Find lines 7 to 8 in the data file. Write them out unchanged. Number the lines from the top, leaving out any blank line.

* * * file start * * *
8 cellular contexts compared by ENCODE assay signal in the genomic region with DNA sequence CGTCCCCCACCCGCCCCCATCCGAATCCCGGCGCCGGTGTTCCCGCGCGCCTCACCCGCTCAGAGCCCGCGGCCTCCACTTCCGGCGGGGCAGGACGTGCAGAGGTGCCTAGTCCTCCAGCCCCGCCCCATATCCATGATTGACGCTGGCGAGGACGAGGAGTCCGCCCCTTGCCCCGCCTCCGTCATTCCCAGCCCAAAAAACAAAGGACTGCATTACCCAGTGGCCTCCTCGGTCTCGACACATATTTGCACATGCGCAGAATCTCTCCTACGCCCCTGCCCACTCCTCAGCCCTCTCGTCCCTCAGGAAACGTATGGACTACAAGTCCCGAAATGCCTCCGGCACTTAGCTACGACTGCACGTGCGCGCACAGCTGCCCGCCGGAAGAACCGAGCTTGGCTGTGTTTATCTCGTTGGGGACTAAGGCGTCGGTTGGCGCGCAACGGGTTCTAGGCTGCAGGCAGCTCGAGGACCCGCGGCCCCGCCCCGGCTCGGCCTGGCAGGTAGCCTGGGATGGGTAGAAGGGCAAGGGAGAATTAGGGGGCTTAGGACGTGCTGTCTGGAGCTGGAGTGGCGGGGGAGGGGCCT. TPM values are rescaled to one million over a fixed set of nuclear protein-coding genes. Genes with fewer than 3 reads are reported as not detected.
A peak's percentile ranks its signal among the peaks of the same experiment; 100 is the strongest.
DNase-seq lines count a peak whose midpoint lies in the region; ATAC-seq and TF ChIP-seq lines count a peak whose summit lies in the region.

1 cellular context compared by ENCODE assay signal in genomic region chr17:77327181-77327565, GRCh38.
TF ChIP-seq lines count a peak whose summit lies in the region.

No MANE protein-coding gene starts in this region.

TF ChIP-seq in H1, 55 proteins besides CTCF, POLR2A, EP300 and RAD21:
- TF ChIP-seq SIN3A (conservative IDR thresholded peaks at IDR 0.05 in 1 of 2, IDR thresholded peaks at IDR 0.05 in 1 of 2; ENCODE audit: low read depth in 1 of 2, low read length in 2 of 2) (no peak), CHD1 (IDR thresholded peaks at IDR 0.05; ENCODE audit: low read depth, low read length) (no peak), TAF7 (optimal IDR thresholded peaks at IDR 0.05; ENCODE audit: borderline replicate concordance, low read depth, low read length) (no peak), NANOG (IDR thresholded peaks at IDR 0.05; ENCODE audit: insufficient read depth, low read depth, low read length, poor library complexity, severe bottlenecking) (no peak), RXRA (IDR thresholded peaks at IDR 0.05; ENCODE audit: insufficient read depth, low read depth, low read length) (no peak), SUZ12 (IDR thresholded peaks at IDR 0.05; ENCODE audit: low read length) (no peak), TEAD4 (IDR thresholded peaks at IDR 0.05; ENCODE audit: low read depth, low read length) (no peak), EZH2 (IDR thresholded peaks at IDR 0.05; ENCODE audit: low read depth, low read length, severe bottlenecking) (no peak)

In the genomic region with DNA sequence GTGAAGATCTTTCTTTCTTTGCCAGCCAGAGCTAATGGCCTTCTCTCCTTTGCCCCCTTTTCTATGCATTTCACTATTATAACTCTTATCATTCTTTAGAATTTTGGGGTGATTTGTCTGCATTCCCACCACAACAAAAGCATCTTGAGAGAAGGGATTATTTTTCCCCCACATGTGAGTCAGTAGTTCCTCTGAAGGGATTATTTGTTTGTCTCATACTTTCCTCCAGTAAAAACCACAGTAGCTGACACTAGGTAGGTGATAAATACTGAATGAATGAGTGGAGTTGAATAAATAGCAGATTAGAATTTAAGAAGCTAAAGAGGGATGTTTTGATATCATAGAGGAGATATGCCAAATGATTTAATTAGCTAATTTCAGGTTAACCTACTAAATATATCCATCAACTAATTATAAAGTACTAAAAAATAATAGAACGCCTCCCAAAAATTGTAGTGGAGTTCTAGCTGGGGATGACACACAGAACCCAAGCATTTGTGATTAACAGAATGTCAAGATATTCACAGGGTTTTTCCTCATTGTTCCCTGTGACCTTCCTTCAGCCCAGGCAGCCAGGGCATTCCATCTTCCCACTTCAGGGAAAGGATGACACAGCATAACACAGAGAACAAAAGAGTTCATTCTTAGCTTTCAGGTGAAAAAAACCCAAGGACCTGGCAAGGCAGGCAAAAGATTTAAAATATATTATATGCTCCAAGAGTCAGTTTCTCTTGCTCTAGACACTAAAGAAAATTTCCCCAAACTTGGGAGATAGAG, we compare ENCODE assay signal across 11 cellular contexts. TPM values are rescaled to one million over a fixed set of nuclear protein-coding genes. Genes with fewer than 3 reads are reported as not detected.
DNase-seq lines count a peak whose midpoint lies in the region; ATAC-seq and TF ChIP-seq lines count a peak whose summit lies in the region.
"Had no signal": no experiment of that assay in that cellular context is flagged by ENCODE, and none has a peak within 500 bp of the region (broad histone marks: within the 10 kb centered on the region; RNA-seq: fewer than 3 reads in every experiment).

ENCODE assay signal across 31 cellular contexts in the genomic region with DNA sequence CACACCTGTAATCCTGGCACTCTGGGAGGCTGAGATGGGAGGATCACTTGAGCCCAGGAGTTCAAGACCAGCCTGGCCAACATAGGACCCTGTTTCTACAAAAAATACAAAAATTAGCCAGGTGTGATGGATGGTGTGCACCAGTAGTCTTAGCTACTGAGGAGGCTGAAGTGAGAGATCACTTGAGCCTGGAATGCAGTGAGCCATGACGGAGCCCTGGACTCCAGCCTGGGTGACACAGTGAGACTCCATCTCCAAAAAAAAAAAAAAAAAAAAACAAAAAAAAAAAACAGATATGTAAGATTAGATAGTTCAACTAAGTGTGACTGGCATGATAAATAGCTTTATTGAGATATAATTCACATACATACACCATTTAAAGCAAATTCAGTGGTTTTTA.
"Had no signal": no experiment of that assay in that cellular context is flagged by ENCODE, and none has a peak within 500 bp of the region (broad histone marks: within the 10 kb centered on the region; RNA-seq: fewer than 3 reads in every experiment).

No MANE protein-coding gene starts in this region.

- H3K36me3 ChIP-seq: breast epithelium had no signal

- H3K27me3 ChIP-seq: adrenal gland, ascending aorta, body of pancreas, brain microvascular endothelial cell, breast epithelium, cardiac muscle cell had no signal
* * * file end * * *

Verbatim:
TF ChIP-seq in H1, 55 proteins besides CTCF, POLR2A, EP300 and RAD21:
- TF ChIP-seq SIN3A (conservative IDR thresholded peaks at IDR 0.05 in 1 of 2, IDR thresholded peaks at IDR 0.05 in 1 of 2; ENCODE audit: low read depth in 1 of 2, low read length in 2 of 2) (no peak), CHD1 (IDR thresholded peaks at IDR 0.05; ENCODE audit: low read depth, low read length) (no peak), TAF7 (optimal IDR thresholded peaks at IDR 0.05; ENCODE audit: borderline replicate concordance, low read depth, low read length) (no peak), NANOG (IDR thresholded peaks at IDR 0.05; ENCODE audit: insufficient read depth, low read depth, low read length, poor library complexity, severe bottlenecking) (no peak), RXRA (IDR thresholded peaks at IDR 0.05; ENCODE audit: insufficient read depth, low read depth, low read length) (no peak), SUZ12 (IDR thresholded peaks at IDR 0.05; ENCODE audit: low read length) (no peak), TEAD4 (IDR thresholded peaks at IDR 0.05; ENCODE audit: low read depth, low read length) (no peak), EZH2 (IDR thresholded peaks at IDR 0.05; ENCODE audit: low read depth, low read length, severe bottlenecking) (no peak)